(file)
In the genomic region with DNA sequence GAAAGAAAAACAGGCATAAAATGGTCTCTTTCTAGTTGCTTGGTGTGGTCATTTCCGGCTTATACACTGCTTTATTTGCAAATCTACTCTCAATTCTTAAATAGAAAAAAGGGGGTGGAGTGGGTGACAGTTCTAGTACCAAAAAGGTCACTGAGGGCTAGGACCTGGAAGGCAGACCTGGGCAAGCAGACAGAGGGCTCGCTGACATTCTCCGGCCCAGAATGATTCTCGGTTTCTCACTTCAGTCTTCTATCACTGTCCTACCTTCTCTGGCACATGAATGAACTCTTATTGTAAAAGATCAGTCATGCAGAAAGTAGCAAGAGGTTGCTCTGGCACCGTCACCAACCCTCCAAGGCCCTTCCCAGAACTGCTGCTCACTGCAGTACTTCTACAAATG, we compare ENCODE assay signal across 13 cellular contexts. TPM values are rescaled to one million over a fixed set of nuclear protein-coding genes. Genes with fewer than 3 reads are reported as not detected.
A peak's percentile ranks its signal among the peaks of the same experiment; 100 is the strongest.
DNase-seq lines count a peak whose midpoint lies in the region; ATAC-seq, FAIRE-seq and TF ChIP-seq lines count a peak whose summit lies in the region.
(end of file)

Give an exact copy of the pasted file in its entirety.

In the genomic region with DNA sequence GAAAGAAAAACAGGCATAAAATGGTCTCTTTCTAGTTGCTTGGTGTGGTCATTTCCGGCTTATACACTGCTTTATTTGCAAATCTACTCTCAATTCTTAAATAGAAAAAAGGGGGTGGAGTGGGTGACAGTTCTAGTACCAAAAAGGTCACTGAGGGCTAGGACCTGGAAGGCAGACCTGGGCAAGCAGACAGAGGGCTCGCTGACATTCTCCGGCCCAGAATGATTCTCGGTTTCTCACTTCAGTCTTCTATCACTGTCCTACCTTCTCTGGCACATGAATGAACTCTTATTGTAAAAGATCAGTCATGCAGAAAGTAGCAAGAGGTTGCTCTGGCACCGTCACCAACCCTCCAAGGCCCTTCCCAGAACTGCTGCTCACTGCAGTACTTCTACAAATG, we compare ENCODE assay signal across 13 cellular contexts. TPM values are rescaled to one million over a fixed set of nuclear protein-coding genes. Genes with fewer than 3 reads are reported as not detected.
A peak's percentile ranks its signal among the peaks of the same experiment; 100 is the strongest.
DNase-seq lines count a peak whose midpoint lies in the region; ATAC-seq, FAIRE-seq and TF ChIP-seq lines count a peak whose summit lies in the region.